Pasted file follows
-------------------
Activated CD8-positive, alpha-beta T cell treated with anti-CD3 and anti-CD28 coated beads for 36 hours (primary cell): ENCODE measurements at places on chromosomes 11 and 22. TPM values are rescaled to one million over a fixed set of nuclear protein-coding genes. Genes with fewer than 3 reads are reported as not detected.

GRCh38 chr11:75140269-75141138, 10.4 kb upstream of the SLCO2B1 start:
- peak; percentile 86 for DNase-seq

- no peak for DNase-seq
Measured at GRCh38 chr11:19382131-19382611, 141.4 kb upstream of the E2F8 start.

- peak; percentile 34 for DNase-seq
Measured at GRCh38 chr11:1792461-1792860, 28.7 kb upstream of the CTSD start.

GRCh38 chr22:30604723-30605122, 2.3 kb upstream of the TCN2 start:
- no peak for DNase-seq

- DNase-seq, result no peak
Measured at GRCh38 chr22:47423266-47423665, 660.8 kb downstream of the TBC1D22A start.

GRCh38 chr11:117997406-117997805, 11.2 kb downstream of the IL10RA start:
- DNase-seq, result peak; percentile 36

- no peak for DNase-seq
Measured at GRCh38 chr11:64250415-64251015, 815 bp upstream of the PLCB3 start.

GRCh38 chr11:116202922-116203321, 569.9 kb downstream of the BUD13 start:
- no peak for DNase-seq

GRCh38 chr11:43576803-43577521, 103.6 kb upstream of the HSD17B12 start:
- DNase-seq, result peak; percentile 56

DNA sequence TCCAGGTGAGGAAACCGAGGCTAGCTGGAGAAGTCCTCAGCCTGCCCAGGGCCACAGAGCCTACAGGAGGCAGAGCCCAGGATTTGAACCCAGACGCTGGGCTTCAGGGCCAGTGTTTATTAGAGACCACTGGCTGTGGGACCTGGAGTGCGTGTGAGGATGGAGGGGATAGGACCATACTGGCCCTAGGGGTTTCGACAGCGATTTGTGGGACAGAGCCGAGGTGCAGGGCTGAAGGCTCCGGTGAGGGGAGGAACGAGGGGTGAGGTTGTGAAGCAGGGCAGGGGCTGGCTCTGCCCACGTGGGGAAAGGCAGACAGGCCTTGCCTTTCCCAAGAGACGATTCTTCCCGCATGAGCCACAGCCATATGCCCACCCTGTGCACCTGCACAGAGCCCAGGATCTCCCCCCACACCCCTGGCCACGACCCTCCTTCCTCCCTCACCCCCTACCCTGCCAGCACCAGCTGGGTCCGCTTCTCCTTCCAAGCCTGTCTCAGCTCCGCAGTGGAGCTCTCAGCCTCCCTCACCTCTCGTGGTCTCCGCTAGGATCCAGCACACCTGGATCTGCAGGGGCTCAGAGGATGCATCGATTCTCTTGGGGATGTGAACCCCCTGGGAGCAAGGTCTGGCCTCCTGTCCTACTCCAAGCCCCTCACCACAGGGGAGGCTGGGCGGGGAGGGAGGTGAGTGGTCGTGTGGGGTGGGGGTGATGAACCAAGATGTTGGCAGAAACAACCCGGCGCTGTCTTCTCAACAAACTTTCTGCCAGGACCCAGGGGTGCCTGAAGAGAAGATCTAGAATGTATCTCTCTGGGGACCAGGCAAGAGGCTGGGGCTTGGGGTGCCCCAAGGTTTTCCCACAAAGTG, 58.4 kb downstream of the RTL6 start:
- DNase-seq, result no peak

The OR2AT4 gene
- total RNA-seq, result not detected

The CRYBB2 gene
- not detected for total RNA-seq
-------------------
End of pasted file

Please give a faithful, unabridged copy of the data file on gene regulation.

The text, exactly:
Activated CD8-positive, alpha-beta T cell treated with anti-CD3 and anti-CD28 coated beads for 36 hours (primary cell): ENCODE measurements at places on chromosomes 11 and 22. TPM values are rescaled to one million over a fixed set of nuclear protein-coding genes. Genes with fewer than 3 reads are reported as not detected.

GRCh38 chr11:75140269-75141138, 10.4 kb upstream of the SLCO2B1 start:
- peak; percentile 86 for DNase-seq

- no peak for DNase-seq
Measured at GRCh38 chr11:19382131-19382611, 141.4 kb upstream of the E2F8 start.

- peak; percentile 34 for DNase-seq
Measured at GRCh38 chr11:1792461-1792860, 28.7 kb upstream of the CTSD start.

GRCh38 chr22:30604723-30605122, 2.3 kb upstream of the TCN2 start:
- no peak for DNase-seq

- DNase-seq, result no peak
Measured at GRCh38 chr22:47423266-47423665, 660.8 kb downstream of the TBC1D22A start.

GRCh38 chr11:117997406-117997805, 11.2 kb downstream of the IL10RA start:
- DNase-seq, result peak; percentile 36

- no peak for DNase-seq
Measured at GRCh38 chr11:64250415-64251015, 815 bp upstream of the PLCB3 start.

GRCh38 chr11:116202922-116203321, 569.9 kb downstream of the BUD13 start:
- no peak for DNase-seq

GRCh38 chr11:43576803-43577521, 103.6 kb upstream of the HSD17B12 start:
- DNase-seq, result peak; percentile 56

DNA sequence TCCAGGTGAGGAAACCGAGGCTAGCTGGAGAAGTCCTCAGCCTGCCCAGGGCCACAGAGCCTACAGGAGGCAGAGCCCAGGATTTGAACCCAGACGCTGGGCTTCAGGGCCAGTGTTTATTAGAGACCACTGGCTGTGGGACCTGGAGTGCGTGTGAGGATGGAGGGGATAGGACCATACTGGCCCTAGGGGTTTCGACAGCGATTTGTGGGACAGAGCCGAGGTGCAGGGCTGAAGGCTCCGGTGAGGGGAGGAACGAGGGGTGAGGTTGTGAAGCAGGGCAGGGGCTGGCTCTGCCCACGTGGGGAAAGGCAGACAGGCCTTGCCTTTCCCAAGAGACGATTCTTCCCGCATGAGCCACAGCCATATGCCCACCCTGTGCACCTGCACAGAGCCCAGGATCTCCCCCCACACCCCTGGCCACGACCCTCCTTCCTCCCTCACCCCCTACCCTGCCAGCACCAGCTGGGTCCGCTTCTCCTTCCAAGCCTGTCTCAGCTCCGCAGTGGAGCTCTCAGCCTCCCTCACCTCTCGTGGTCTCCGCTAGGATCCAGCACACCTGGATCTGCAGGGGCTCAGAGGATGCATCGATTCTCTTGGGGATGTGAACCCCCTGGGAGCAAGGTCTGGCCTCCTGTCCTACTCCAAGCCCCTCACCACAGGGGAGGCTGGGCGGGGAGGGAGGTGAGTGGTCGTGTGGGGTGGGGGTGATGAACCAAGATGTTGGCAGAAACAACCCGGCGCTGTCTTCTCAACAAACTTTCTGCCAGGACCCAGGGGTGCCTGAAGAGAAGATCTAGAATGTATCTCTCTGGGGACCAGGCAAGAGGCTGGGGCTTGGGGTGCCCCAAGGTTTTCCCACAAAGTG, 58.4 kb downstream of the RTL6 start:
- DNase-seq, result no peak

The OR2AT4 gene
- total RNA-seq, result not detected

The CRYBB2 gene
- not detected for total RNA-seq